Since the last post with the comment on SkyEurope falling out of the sky, I have been keeping a sharp eye on the budget airline news. So many travel writers and travel bloggers, mostly US based are still shouting the praises of “cross the big pond with the cheapest flight possible and then traipse through Europe with budget airlines”. What this tells me is that they are not really doing their research thoroughly enough. It reminds me of a recent travel article for Budapest that was in the travel section of a top Arizona newspaper just two months ago. The author was raving about the experiences of the Budapest thermals and spoke so highly of the Racs Thermal. The Racs closed down in 2002. Travel writers should try their absolute best to get it right. If you have not been to a destination in years, skip the topic and write what you do know about from recent trips. Here are some snippets of news from different sites about the troubles of European budget airlines.
“Hungarians, Bitter says, are not flying as much as Slovakians or Czechs and most of SkyEurope’s Budapest flights were filled exclusively with foreigners going on holiday. He adds that fares from Budapest and Prague to Western European cities are similar, but Prague flights are an hour shorter, making them by far a more profitable venture. He says the Slovakian economy is also stronger, growing at 14% annually compared with only 1% in Hungary. “It’s night and day.” For the full article see www.flightglobal.com/articles/2008/04/23/223221/jason-bitter-slowing-down-expansion-at-skyeurope.html
It also is a telling tale why Slovakia is going on the Euro in January 2009 and Hungary will be lucky to get there in 2012.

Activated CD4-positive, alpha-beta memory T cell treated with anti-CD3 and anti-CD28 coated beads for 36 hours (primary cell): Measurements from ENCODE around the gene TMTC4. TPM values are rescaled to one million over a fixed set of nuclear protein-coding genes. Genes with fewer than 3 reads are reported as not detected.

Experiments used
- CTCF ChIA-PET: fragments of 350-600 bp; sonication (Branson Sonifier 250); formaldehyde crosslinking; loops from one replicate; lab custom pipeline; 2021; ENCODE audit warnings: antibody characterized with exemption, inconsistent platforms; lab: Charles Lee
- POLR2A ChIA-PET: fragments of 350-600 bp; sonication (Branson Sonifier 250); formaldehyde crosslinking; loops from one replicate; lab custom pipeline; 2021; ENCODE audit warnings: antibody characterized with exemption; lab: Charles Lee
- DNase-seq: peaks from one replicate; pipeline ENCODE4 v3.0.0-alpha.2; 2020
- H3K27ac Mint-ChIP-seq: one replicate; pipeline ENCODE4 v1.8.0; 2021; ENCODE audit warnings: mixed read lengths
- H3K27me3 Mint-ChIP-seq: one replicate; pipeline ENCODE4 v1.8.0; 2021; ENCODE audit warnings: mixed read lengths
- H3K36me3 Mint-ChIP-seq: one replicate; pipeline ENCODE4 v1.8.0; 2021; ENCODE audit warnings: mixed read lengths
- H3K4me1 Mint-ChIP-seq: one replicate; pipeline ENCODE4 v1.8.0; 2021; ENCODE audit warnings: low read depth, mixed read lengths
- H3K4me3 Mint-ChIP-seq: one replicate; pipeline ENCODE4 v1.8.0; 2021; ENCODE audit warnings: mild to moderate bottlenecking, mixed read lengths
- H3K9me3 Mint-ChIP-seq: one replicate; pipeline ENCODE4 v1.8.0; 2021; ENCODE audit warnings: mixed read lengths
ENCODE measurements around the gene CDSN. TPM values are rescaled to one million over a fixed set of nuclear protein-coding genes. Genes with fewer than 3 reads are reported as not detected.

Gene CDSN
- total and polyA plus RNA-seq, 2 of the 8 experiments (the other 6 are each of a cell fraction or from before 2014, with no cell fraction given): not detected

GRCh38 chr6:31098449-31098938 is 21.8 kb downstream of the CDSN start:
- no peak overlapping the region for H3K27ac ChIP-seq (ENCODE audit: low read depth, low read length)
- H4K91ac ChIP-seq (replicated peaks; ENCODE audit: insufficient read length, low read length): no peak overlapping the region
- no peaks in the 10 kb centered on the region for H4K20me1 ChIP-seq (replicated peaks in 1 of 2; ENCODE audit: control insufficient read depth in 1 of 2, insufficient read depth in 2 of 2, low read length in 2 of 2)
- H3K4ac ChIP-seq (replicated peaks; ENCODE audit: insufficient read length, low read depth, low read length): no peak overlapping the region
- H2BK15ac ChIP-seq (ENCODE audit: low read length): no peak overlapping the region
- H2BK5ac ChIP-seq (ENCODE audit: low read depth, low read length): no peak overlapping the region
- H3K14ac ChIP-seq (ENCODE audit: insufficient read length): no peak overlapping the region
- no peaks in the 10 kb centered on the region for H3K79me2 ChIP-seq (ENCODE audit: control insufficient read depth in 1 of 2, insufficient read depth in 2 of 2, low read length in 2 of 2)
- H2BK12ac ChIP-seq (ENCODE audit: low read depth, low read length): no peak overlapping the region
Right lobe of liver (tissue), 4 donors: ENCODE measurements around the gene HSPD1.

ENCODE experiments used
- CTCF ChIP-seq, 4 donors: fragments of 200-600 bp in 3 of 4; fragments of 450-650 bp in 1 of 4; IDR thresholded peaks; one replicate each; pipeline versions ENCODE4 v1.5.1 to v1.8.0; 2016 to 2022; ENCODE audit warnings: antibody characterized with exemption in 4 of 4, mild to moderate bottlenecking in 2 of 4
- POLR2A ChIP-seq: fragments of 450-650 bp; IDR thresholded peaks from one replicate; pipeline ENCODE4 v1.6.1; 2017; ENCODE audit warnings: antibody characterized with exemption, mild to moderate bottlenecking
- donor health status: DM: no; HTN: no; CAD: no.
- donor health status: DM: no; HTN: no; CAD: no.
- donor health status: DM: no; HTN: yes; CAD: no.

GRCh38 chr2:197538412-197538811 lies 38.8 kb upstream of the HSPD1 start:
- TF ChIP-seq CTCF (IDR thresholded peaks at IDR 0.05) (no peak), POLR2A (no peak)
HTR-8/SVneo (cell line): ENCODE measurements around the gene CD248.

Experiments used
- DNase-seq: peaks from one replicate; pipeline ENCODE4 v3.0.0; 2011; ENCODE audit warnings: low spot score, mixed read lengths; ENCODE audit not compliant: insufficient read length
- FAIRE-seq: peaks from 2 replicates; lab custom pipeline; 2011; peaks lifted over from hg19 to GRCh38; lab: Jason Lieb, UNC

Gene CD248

Ryanair one of the oldest and most stable of the no frills is having problems as well. This was part of a longer article at www.flightglobal.com/articles/2008/04/23/223145/high-fuel-prices-lead-to-airline-casualties.html
“Ryanair warned earlier this year that its profits for the fiscal year ending March 2009 could fall by as much as 50% due to high oil prices and fears of recession. The carrier has embarked on a cost-cutting programme that will see staff salaries frozen and aircraft grounded this winter to help it cope with its rising fuel bill. “We will sit 20 of our aircraft on the ground this winter because it’s cheaper than flying them,” says Ryanair deputy chief executive Michael Cawley. ‘That’s wrong and it’s a huge issue for us. We’ve made a virtue in the past of having year-round servicesbut I want to point out the difficulty we’ll have this year.'”
EasyJet jumps into the ring with the headline EasyJet exec predicts cull of budget airlines. The stark warning of a cull of low-cost airlines came as the British budget airline’s shares fell more than 4 percent after another spike higher in oil prices towards $120 a barrel. “There are currently about 50 low-cost carriers on the European market — that’s absurd,” Francois Bacchetta, managing director of EasyJet France, told a news conference. In a few years’ time there will be no more than about three or four of us left in Europe,” he said. Posted at www.reuters.com/article/marketsNews/idUSL2332471920080423.